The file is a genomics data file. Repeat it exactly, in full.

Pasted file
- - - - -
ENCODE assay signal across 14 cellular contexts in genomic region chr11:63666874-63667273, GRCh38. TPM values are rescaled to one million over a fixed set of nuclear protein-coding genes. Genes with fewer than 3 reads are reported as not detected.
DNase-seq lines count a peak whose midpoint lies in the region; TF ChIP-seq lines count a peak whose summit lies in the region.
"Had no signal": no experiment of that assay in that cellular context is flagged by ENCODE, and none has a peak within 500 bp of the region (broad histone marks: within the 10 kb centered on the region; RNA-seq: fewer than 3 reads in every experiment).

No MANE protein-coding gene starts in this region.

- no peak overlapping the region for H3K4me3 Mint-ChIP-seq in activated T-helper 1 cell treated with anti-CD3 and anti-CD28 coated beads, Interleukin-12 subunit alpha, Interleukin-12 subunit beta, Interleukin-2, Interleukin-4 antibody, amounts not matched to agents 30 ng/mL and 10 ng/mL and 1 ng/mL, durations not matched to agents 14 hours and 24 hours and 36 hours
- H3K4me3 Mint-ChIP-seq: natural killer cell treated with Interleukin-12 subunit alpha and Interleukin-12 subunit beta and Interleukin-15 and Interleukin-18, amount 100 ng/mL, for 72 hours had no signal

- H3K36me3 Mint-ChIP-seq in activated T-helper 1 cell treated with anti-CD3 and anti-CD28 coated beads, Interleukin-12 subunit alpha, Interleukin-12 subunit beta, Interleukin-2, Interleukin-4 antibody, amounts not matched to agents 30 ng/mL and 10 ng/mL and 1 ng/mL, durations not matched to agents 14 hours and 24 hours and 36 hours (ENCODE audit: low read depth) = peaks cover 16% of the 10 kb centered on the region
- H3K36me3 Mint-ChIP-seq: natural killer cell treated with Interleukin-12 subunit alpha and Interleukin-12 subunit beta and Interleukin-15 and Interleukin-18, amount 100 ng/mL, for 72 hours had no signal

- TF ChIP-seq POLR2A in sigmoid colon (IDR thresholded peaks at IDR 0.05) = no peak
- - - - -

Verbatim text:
ENCODE assay signal across 14 cellular contexts in genomic region chr11:63666874-63667273, GRCh38. TPM values are rescaled to one million over a fixed set of nuclear protein-coding genes. Genes with fewer than 3 reads are reported as not detected.
DNase-seq lines count a peak whose midpoint lies in the region; TF ChIP-seq lines count a peak whose summit lies in the region.
"Had no signal": no experiment of that assay in that cellular context is flagged by ENCODE, and none has a peak within 500 bp of the region (broad histone marks: within the 10 kb centered on the region; RNA-seq: fewer than 3 reads in every experiment).

No MANE protein-coding gene starts in this region.

- no peak overlapping the region for H3K4me3 Mint-ChIP-seq in activated T-helper 1 cell treated with anti-CD3 and anti-CD28 coated beads, Interleukin-12 subunit alpha, Interleukin-12 subunit beta, Interleukin-2, Interleukin-4 antibody, amounts not matched to agents 30 ng/mL and 10 ng/mL and 1 ng/mL, durations not matched to agents 14 hours and 24 hours and 36 hours
- H3K4me3 Mint-ChIP-seq: natural killer cell treated with Interleukin-12 subunit alpha and Interleukin-12 subunit beta and Interleukin-15 and Interleukin-18, amount 100 ng/mL, for 72 hours had no signal

- H3K36me3 Mint-ChIP-seq in activated T-helper 1 cell treated with anti-CD3 and anti-CD28 coated beads, Interleukin-12 subunit alpha, Interleukin-12 subunit beta, Interleukin-2, Interleukin-4 antibody, amounts not matched to agents 30 ng/mL and 10 ng/mL and 1 ng/mL, durations not matched to agents 14 hours and 24 hours and 36 hours (ENCODE audit: low read depth) = peaks cover 16% of the 10 kb centered on the region
- H3K36me3 Mint-ChIP-seq: natural killer cell treated with Interleukin-12 subunit alpha and Interleukin-12 subunit beta and Interleukin-15 and Interleukin-18, amount 100 ng/mL, for 72 hours had no signal

- TF ChIP-seq POLR2A in sigmoid colon (IDR thresholded peaks at IDR 0.05) = no peak